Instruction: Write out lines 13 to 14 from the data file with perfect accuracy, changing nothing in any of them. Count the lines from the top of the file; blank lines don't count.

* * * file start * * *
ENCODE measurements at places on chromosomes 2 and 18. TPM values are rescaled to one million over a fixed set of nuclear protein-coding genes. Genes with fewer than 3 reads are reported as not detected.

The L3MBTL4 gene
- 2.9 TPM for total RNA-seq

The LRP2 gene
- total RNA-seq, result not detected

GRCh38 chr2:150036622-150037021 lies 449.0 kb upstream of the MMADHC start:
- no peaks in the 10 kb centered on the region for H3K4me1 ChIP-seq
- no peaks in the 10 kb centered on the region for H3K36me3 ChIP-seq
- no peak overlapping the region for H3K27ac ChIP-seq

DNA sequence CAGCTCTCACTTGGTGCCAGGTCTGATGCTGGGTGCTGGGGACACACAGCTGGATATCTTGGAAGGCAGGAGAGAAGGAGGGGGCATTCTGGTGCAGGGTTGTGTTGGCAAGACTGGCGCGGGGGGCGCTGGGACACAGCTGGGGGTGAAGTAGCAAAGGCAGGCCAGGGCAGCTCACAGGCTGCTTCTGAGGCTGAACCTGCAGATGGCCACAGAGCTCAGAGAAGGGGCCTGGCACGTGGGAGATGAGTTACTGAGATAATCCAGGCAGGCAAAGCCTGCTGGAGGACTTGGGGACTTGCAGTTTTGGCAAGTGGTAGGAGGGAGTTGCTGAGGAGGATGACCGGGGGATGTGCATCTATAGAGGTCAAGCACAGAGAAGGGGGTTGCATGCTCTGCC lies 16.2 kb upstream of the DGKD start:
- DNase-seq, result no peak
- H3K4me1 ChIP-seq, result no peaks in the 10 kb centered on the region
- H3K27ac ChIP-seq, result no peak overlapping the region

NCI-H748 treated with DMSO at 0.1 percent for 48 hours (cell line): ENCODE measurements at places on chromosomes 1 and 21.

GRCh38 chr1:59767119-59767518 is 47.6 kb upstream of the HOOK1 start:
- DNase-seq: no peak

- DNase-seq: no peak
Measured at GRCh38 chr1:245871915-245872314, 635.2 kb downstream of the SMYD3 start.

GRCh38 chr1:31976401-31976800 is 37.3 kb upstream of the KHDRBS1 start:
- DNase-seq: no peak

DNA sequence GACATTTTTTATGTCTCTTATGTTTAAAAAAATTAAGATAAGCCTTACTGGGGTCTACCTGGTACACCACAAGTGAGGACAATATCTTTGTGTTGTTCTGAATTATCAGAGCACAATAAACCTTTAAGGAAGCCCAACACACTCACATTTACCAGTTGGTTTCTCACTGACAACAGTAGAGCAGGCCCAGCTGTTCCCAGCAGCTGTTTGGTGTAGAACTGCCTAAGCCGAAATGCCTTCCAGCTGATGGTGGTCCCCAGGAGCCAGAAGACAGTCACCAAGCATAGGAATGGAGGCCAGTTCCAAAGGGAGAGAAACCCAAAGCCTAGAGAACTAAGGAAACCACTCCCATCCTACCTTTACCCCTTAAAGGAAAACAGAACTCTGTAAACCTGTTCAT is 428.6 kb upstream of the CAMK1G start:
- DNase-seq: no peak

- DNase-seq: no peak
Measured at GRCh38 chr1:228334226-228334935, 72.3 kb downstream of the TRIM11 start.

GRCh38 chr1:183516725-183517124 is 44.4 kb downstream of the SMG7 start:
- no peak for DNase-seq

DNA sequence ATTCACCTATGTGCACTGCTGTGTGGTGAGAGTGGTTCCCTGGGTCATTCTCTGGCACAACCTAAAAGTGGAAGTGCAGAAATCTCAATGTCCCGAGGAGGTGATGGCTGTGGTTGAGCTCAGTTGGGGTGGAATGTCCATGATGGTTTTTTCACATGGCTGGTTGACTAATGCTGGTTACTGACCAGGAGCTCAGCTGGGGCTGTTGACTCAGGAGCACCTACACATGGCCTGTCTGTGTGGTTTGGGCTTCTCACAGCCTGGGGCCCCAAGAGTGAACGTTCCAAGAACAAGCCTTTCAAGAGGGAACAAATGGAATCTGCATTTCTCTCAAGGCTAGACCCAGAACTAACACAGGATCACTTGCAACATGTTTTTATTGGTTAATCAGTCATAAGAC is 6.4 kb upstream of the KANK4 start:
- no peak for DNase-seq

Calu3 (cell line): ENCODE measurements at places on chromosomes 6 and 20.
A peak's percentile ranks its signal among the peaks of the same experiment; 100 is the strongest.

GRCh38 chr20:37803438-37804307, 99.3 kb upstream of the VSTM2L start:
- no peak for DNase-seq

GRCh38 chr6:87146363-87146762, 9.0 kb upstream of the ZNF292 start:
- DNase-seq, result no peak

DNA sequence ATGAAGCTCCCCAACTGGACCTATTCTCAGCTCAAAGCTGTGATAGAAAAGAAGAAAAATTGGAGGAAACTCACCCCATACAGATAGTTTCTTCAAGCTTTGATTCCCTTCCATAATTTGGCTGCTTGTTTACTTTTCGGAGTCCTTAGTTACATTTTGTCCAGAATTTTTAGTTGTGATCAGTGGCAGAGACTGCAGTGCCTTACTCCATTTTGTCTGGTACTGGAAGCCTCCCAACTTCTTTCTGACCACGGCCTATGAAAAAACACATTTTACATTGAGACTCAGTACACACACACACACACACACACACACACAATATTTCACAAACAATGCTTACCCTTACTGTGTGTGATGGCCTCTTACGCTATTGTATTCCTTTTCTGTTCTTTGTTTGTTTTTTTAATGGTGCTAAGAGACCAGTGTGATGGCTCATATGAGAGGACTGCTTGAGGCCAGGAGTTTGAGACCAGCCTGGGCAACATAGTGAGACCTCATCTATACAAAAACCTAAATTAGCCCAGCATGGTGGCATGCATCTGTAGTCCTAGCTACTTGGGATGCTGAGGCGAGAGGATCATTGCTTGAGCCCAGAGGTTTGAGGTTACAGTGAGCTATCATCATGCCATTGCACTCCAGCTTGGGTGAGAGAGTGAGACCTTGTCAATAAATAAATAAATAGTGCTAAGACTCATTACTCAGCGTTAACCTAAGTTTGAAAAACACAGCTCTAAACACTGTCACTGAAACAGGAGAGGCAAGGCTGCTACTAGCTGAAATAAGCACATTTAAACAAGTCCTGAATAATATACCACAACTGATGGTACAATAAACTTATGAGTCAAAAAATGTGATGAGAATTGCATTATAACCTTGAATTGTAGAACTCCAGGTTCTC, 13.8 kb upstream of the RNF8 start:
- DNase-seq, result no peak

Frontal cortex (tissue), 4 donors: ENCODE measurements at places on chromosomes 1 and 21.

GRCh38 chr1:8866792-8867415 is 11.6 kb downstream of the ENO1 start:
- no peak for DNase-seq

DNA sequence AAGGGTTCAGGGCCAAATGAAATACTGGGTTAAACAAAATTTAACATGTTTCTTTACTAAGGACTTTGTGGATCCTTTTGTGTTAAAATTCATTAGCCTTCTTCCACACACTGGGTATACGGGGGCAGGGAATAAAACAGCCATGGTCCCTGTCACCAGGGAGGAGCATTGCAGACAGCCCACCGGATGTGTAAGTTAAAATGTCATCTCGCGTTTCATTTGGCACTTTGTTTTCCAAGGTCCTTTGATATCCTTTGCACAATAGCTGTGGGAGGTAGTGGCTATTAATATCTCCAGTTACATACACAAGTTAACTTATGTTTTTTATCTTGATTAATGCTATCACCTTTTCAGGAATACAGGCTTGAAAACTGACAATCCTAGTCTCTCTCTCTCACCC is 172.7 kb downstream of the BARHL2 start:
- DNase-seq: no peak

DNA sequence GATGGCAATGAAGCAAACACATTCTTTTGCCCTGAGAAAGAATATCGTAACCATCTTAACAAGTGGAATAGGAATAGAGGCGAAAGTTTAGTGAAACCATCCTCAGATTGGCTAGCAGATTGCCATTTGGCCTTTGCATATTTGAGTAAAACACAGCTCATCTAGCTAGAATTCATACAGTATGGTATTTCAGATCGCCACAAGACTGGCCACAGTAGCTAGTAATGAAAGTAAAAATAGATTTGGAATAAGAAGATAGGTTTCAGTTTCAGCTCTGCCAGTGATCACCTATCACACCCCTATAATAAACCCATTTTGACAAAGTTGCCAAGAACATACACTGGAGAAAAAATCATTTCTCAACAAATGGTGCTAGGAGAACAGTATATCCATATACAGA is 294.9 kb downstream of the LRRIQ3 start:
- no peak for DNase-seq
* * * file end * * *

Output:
- H3K27ac ChIP-seq, result no peak overlapping the region

NCI-H748 treated with DMSO at 0.1 percent for 48 hours (cell line): ENCODE measurements at places on chromosomes 1 and 21.